Up to 20% of patients with Rheumatoid Arthritis (RA) have a relatively good prognosis, with occasional flares and low level disease.
However, the majority with RA have progressive disease. This leads to joint destruction.
Destruction then deformity lead to suffering.
The reasons I and most other rheumatologists would treat rheumatoid arthritis aggressively (in the appropriate patient) is because rheumatoid arthritis is a ‘bad’ disease:
1) Patients with RA have a 1 in 3 chance of becoming disabled
2) Disability starts early:
- Within 1 year, 7.5% of patients will be unable to work at full capacity
- Within 10 years, 27% of RA patients were work disabled.
3) Mortality (death) is increased 2-fold for RA patients.
4) Mortality associated with RA is similar to that of diabetes. This risk of premature death is linked to the severity of RA.
5) RA is associated with a shortening of life expectancy by 7-10 years.
6) Patients with RA have an increased risk of developing other serious conditions, including:
- Infections, particularly lung, skin & joint infections;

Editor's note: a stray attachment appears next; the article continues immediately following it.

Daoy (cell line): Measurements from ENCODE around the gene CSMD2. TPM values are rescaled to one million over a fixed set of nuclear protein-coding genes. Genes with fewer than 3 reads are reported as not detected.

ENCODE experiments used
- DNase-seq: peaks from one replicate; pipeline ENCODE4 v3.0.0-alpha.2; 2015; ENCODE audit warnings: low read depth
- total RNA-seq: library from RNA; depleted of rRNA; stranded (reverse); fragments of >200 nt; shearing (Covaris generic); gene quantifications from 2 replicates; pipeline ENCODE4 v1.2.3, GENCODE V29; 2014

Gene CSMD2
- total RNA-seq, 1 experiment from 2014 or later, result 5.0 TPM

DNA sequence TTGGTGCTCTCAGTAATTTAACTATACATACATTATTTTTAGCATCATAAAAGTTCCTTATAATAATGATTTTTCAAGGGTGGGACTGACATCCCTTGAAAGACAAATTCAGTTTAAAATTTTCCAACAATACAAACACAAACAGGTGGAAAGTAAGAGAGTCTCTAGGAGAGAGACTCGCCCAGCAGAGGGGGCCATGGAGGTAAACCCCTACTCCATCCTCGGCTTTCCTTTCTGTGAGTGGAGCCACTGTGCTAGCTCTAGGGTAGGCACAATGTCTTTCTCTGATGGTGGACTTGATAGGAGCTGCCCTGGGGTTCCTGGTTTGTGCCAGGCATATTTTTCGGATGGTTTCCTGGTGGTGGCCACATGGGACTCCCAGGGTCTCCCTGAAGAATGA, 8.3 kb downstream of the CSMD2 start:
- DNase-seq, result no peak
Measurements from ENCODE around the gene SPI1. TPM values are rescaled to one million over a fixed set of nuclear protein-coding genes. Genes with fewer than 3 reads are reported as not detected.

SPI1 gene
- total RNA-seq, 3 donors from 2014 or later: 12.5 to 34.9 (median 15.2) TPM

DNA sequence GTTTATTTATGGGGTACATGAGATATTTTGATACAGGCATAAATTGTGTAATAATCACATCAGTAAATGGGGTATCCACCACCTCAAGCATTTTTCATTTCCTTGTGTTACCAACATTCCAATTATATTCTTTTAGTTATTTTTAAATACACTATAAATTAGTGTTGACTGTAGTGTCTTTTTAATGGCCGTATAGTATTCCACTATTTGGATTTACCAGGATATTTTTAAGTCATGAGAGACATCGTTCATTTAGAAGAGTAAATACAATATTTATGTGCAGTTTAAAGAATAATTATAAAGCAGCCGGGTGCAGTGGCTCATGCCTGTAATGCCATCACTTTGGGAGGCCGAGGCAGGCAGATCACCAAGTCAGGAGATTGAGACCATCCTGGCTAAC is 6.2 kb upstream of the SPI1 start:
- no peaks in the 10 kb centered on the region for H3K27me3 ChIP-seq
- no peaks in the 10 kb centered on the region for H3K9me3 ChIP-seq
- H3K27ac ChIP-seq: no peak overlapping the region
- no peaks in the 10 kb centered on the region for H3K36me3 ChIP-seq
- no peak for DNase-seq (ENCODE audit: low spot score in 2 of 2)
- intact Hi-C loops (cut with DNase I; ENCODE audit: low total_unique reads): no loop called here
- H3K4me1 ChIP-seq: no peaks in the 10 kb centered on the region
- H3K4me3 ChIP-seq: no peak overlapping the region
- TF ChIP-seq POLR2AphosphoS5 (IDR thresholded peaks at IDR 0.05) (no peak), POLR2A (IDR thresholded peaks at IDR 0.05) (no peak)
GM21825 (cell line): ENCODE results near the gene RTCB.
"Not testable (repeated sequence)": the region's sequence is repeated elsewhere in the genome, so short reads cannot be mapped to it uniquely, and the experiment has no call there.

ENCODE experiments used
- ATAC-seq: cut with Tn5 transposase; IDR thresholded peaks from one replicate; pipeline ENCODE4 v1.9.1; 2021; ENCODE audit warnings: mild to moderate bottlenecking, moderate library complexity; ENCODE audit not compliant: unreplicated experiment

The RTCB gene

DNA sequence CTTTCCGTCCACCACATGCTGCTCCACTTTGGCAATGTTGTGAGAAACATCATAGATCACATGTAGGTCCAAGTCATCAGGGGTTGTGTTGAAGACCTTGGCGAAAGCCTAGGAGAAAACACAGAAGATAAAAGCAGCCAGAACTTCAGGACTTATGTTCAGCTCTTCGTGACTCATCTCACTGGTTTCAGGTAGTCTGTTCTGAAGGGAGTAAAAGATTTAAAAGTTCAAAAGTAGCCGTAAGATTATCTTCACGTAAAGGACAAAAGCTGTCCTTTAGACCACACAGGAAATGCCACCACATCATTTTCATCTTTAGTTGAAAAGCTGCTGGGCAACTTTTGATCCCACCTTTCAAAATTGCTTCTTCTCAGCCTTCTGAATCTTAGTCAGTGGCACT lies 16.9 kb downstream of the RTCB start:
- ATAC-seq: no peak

- Cardiovascular disease.
Given patients with uncontrolled disease do worse, our treatment strategies for rheumatoid arthritis now recognise that early therapy is critical.
Even a delay of as little as a few months in the introduction of disease-modifying anti-rheumatic drugs (DMARDs) following diagnosis can result in substantially more joint damage compared with early treatment.
Current thinking would suggest a strategy of intensive treatment. This includes:
1) Education for patients, about the disease & the therapies involved;
2) Early institution of DMARD therapy, with the 1st line choice usually Methotrexate;
3) The escalation of DMARD therapy from a single agent to triple therapy or alternative agents, including biologic DMARDs where required;
4) More frequent assessment of patients, utilizing objective disease measures where possible;
5) Tight control of disease is the goal;
6) Multidisciplinary care utilizing a rheumatology educator/nurse, physiotherapists, hand therapists, etc when required. These are elements of our Connected Care approach.
Rheumatologists are the specialty group with expertise in treating rheumatoid arthritis.
Early referral to a rheumatologist for early diagnosis, and appropriate DMARD therapy, are the cornerstones of successful treatment of RA.
Is this how your rheumatoid arthritis is being treated?Dr Irwin Lim is a rheumatologist and a director of BJC Health. You should follow him on twitter here. Arthritis requires an integrated approach. We call this, Connected Care. Contact us.